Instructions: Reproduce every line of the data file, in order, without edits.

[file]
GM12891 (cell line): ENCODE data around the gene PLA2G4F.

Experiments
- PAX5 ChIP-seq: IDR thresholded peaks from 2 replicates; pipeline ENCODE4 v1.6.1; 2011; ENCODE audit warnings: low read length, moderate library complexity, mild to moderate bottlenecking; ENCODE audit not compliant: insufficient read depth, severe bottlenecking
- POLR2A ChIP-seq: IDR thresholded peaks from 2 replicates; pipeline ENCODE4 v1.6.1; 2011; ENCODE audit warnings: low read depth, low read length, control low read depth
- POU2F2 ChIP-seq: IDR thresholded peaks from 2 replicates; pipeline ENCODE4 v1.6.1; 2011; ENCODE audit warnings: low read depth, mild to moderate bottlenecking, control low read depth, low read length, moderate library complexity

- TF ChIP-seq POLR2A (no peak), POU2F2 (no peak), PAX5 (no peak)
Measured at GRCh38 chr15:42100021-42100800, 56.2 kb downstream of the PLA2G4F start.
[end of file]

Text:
GM12891 (cell line): ENCODE data around the gene PLA2G4F.

Experiments
- PAX5 ChIP-seq: IDR thresholded peaks from 2 replicates; pipeline ENCODE4 v1.6.1; 2011; ENCODE audit warnings: low read length, moderate library complexity, mild to moderate bottlenecking; ENCODE audit not compliant: insufficient read depth, severe bottlenecking
- POLR2A ChIP-seq: IDR thresholded peaks from 2 replicates; pipeline ENCODE4 v1.6.1; 2011; ENCODE audit warnings: low read depth, low read length, control low read depth
- POU2F2 ChIP-seq: IDR thresholded peaks from 2 replicates; pipeline ENCODE4 v1.6.1; 2011; ENCODE audit warnings: low read depth, mild to moderate bottlenecking, control low read depth, low read length, moderate library complexity

- TF ChIP-seq POLR2A (no peak), POU2F2 (no peak), PAX5 (no peak)
Measured at GRCh38 chr15:42100021-42100800, 56.2 kb downstream of the PLA2G4F start.